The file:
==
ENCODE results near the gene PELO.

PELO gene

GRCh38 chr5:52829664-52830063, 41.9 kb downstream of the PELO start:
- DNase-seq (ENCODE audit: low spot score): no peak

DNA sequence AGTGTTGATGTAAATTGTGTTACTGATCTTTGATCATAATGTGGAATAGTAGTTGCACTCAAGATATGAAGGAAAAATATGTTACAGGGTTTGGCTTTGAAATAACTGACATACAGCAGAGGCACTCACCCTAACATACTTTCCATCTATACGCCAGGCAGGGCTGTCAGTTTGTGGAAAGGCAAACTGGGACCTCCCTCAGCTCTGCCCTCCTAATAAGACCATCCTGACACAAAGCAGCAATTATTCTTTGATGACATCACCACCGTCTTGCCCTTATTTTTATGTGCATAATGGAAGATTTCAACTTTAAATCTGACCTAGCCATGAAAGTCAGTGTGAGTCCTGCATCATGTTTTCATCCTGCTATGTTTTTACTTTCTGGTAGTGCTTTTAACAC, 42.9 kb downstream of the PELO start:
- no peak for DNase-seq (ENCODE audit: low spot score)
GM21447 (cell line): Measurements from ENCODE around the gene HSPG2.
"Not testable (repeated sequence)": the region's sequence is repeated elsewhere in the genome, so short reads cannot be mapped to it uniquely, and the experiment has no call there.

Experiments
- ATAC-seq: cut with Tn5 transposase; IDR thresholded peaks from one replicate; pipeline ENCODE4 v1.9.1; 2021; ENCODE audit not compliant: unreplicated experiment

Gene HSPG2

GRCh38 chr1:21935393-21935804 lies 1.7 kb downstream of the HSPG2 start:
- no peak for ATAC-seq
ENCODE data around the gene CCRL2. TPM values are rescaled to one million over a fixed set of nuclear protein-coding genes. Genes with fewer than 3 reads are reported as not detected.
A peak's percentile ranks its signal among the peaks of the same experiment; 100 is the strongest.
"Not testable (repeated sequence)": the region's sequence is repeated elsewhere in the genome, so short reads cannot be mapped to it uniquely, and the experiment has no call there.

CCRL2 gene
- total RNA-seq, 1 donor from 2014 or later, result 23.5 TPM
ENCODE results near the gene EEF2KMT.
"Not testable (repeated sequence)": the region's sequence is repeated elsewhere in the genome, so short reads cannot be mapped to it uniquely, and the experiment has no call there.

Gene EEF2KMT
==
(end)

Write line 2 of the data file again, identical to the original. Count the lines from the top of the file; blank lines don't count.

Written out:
PELO gene